# Function represented as a power series

## Homework Statement

[url]http://img.photobucket.com/albums/v257/gamer567/powerseries.png[/url]

## The Attempt at a Solution

[url]http://img.photobucket.com/albums/v257/gamer567/cramster.png[/url]

I am getting lost from the transition in the 1/x-2 to 1/(x-2)^2. Could someone explain to me what happened? I think I could finish this problem and several others if I could understand this. Also is there a better approach? In other problems I took the derivative and put into a power series and then took the integral. This doesn't seem to be working on this one(?)

Related Calculus and Beyond Homework Help News on Phys.org
Apologies I am unable to edit, the equation in the picture needs to be represented as a power series if I didn't make it clear.

Before differentiating, the right-hand side can be rewritten as

$$\frac{-1}{2} \sum \frac{x^n}{2^n} = - \sum \frac{x^n}{2^{n+1}}$$

Thus, we differentiate to get:

$$\frac{d}{dx}[\frac{1}{x-2}] = \frac{d}{dx} [ - \sum \frac{x^n}{2^{n+1}}]$$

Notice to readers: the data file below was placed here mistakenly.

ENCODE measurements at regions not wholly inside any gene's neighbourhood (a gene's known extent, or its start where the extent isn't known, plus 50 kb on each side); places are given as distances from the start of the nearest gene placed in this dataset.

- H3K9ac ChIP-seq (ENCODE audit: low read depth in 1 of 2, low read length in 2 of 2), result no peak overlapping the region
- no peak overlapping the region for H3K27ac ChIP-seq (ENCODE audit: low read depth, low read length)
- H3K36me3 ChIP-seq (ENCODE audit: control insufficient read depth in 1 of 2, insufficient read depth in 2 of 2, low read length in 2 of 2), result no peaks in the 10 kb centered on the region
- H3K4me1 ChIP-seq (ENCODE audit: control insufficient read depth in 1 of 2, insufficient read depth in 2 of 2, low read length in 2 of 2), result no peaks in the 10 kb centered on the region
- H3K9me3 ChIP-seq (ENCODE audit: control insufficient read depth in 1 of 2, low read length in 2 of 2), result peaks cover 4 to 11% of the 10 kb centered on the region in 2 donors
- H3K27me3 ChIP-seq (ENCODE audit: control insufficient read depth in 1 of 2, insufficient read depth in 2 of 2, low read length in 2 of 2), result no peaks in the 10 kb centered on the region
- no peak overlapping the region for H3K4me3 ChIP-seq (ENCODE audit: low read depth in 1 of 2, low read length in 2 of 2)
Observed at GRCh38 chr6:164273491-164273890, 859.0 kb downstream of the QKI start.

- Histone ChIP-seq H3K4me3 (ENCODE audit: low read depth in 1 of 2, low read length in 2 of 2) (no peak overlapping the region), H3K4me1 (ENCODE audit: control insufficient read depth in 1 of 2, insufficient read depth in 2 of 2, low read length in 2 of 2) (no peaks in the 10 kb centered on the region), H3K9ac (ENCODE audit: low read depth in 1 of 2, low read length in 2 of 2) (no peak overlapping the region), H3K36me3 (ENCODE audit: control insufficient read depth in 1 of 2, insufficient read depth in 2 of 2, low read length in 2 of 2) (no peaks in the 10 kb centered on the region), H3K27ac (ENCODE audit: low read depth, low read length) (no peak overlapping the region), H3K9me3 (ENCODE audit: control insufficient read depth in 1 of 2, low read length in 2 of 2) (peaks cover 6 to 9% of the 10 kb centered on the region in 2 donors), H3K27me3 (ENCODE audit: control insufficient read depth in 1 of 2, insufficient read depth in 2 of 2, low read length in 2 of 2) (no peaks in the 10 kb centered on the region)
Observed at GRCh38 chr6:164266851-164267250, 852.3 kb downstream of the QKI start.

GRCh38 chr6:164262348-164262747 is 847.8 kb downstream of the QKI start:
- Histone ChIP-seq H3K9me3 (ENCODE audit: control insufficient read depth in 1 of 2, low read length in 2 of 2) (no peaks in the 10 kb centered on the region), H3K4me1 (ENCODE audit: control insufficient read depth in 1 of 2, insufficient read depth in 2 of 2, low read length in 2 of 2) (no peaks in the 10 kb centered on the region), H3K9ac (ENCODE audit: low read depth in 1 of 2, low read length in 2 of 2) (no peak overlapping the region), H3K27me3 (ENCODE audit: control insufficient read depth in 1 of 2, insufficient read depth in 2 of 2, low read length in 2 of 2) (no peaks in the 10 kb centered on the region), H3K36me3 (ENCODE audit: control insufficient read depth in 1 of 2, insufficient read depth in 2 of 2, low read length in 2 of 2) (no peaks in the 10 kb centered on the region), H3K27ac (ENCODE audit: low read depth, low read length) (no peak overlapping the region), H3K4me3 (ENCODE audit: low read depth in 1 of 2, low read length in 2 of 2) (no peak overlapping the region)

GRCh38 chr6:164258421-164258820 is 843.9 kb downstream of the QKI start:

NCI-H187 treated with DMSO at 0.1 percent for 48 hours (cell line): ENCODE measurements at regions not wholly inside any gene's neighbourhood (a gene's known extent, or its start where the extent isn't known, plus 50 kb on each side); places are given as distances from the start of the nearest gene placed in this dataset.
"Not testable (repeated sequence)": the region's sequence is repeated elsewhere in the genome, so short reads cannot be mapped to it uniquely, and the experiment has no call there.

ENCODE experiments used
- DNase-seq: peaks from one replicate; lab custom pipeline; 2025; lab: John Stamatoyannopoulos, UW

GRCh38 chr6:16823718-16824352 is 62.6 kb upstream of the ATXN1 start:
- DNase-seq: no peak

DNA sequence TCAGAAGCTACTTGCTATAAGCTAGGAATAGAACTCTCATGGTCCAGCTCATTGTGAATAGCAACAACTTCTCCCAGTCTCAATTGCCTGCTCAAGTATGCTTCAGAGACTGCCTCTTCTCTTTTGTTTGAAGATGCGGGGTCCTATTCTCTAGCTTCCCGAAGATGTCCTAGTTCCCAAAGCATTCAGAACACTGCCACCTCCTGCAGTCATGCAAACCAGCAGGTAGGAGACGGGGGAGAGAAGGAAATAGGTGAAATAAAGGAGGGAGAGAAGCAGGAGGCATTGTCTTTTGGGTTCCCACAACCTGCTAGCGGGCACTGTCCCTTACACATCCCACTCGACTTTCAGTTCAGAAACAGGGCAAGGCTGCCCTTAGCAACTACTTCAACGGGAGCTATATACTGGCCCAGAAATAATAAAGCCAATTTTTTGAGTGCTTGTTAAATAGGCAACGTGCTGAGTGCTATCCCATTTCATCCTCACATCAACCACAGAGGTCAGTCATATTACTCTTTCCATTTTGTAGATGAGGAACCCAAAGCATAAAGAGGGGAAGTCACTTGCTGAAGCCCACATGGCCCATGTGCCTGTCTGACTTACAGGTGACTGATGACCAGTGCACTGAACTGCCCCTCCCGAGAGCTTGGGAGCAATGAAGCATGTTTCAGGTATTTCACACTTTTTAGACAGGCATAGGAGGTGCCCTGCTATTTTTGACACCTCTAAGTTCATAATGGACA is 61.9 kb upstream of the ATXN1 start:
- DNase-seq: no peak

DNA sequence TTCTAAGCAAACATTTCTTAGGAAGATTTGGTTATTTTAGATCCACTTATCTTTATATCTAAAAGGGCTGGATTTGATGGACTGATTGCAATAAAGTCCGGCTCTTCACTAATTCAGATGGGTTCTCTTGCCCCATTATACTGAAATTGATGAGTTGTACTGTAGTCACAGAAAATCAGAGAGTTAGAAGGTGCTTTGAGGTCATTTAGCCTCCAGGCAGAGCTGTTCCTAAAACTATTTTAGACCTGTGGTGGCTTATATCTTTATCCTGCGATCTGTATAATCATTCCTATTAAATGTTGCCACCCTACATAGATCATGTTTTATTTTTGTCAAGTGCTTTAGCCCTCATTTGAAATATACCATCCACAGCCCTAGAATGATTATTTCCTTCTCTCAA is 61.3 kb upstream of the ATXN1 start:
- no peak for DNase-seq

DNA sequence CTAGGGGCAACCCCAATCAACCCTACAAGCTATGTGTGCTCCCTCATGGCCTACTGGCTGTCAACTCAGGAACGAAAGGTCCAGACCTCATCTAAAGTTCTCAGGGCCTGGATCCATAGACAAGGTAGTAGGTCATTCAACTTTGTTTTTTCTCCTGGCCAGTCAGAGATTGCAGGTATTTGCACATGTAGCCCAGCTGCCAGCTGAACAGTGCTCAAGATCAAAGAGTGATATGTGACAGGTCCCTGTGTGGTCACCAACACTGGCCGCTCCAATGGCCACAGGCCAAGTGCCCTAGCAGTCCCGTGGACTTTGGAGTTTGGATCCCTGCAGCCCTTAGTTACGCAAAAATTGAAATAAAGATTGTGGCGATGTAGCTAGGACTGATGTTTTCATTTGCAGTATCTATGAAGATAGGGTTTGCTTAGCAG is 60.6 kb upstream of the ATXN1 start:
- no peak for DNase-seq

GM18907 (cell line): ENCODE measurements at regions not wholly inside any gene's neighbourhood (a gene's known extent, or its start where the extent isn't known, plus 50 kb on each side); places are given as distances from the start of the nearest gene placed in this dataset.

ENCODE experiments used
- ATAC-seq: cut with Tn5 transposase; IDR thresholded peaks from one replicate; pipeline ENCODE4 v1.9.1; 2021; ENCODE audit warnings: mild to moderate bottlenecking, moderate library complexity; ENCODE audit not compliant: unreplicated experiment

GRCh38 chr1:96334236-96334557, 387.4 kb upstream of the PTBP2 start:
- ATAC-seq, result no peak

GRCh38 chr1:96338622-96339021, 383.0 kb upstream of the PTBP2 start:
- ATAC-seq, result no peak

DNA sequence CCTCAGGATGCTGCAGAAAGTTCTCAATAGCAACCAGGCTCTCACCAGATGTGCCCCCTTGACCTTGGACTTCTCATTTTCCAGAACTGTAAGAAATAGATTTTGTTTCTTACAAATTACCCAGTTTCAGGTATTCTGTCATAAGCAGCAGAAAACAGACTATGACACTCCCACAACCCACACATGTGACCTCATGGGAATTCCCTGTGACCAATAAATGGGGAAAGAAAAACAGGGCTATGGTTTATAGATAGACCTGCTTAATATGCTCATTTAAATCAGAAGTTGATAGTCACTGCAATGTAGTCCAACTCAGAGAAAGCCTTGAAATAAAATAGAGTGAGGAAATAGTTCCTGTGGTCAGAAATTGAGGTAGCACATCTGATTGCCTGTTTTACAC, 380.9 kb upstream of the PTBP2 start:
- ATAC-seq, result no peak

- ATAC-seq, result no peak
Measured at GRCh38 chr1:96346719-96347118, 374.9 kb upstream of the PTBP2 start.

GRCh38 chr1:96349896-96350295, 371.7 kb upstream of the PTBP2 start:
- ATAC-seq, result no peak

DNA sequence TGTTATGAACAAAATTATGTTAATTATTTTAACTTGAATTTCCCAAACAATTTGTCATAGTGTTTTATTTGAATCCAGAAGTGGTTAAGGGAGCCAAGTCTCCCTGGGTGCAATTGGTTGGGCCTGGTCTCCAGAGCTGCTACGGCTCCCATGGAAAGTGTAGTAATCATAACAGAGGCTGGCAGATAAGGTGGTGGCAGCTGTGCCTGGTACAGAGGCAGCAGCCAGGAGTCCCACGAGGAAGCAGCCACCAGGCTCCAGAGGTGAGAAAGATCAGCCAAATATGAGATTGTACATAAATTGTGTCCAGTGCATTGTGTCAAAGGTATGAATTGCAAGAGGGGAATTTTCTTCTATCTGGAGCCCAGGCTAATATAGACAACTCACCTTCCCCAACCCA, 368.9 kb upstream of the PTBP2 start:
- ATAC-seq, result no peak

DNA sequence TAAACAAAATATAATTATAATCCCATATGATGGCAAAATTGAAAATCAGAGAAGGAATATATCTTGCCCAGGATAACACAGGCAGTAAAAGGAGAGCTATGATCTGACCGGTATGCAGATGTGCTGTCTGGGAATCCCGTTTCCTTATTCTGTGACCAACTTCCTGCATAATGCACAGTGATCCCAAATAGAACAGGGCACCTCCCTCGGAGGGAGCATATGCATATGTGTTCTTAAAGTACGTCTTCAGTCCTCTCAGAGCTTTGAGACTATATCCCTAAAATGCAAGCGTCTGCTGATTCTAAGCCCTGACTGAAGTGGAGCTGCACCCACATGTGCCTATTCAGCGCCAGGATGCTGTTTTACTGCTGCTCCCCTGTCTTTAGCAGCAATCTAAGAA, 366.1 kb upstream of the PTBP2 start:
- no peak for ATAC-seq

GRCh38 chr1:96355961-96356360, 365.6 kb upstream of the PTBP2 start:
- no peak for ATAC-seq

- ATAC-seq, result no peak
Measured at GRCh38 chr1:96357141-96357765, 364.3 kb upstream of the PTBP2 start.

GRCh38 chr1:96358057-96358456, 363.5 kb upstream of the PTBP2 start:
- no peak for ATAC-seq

$$\frac{-1}{(x-2)^2} = - \sum \frac{n}{2^{n+1}}x^{n-1}$$

The reason we do this is because now we can multiply both sides by -x to give us:

$$\frac{x}{(x-2)^2} = \sum \frac{n}{2^{n+1}}x^{n}.$$

Do you see how this is helpful in trying to get to the power series of f(x)?

Also is there a better approach? In other problems I took the derivative and put into a power series and then took the integral. This doesn't seem to be working on this one(?)
As far as I know, this is the standard and easiest approach. You should learn and understand this method because I wouldn't be surprised if it pops up in some other problems.

As far as I know, this is the standard and easiest approach. You should learn and understand this method because I wouldn't be surprised if it pops up in some other problems.

Awesome that helps :) Got confused when they rearranged stuff while saying they are taking derivative.

No doubt this would be a nice mean test question :( Shall be redoing this one a couple times. ^^ New problem

If you dont mind me asking one more question, I am stuck as to how they got the last line of this solution to another problem.

From what I can tell, they plug in n=0 and got 1/(x^2) and then changed the power series to n=1

1/(x^2)-1/(x^2) cancels out and disappears. The thing I don't understand is how (-1)^n becomes (-1)^(n+1)

What am I missing here? The answer in the back of the book has it as well.

There's a negative sign in front of $$tan^{-1}x.$$ They bring it into its power series formula, thus raising the exponent on -1 to n + 1.